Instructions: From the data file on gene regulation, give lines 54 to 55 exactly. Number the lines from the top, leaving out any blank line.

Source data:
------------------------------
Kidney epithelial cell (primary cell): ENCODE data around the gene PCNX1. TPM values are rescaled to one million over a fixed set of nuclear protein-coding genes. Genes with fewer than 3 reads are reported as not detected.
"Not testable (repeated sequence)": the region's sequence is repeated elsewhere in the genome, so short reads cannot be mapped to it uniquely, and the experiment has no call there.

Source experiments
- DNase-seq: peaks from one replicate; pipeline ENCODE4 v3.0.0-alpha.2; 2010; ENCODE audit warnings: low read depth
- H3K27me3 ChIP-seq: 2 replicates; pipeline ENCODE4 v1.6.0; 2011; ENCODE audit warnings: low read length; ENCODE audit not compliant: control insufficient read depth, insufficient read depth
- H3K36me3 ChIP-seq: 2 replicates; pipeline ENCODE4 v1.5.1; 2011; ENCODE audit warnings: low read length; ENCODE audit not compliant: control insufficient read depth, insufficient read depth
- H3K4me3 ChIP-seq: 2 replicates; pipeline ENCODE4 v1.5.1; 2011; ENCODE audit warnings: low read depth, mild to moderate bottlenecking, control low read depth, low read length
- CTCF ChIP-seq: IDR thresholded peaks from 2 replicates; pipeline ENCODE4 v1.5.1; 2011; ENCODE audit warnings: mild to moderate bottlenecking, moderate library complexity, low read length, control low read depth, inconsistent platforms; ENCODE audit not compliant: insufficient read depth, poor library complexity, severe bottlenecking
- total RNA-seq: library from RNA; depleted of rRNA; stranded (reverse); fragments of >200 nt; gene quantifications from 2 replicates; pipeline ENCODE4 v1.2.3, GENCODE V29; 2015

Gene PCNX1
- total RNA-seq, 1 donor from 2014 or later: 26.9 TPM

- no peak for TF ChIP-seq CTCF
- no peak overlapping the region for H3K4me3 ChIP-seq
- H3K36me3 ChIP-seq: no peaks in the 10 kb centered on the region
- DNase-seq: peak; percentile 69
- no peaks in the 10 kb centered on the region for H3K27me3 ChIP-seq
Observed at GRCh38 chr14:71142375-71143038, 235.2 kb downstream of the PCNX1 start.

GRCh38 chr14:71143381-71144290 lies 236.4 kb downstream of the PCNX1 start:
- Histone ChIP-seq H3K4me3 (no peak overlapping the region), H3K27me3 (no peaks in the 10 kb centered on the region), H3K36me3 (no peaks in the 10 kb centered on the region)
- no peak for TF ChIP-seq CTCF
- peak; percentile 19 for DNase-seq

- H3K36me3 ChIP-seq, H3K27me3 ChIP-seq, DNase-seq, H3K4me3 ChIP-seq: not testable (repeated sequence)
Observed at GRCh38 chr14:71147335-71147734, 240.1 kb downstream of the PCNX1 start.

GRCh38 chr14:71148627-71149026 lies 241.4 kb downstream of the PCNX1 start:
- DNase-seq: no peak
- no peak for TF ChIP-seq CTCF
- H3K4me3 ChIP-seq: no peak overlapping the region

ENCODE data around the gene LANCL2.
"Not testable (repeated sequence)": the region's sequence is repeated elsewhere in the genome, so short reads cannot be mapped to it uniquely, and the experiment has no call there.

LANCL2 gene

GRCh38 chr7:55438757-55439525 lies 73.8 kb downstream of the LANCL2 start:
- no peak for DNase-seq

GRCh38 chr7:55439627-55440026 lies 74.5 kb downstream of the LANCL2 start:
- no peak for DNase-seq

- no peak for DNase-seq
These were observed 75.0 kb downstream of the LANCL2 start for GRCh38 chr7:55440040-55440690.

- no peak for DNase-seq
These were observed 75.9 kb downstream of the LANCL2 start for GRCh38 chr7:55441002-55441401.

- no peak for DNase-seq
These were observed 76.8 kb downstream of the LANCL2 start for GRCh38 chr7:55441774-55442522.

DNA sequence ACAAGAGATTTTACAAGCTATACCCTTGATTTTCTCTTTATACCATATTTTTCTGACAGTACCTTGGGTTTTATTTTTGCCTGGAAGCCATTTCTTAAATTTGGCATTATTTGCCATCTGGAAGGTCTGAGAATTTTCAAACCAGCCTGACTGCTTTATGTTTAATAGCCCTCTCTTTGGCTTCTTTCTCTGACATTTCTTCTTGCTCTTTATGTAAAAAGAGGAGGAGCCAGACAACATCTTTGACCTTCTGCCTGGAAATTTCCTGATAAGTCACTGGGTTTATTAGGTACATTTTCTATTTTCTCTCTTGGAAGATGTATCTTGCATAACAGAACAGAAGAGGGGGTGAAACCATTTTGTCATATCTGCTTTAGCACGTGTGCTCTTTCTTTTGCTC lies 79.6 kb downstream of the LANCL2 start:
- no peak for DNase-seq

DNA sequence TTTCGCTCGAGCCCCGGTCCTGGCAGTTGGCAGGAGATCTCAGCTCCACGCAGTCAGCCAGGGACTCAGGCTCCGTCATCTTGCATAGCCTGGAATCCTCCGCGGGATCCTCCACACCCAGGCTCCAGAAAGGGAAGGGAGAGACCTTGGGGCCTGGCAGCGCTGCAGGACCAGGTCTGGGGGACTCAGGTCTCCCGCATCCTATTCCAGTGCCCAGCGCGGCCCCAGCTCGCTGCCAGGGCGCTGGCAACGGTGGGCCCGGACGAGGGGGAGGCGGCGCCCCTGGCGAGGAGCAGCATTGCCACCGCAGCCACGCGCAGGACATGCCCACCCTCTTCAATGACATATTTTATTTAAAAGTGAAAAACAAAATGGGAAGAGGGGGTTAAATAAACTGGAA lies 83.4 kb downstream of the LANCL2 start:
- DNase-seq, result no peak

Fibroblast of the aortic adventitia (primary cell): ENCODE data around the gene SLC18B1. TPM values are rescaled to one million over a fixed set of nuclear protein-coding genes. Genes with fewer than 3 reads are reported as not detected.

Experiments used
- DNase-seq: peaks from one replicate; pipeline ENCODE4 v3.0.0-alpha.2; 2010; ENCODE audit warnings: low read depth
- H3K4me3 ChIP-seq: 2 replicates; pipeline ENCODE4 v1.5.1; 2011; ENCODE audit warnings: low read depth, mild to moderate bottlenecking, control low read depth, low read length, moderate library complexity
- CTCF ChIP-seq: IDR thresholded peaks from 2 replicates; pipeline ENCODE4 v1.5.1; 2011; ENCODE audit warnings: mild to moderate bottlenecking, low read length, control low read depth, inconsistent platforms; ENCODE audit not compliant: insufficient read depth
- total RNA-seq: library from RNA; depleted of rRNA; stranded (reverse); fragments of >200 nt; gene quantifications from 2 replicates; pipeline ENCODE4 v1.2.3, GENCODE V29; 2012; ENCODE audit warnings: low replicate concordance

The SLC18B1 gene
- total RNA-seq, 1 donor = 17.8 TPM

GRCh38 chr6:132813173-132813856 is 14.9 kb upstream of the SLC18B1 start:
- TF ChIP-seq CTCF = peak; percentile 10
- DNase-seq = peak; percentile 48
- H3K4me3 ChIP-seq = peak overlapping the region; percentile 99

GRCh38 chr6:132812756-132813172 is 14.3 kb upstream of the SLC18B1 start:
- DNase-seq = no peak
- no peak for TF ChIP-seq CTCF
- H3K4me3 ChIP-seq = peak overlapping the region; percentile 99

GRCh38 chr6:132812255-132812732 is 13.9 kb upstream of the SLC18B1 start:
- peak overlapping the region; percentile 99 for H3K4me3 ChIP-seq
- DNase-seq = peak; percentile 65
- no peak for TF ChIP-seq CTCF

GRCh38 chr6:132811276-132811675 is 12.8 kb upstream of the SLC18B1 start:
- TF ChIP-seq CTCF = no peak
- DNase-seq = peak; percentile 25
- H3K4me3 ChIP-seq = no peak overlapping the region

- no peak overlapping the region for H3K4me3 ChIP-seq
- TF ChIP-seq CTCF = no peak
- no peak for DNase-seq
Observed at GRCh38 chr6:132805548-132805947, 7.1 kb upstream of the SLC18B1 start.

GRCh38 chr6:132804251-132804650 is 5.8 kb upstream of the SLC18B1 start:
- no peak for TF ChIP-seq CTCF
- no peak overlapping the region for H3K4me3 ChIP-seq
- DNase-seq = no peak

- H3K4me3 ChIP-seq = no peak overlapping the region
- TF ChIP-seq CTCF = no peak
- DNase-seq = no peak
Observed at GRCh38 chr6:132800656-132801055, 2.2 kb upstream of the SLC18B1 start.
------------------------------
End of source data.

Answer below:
- TF ChIP-seq CTCF = peak; percentile 10
- DNase-seq = peak; percentile 48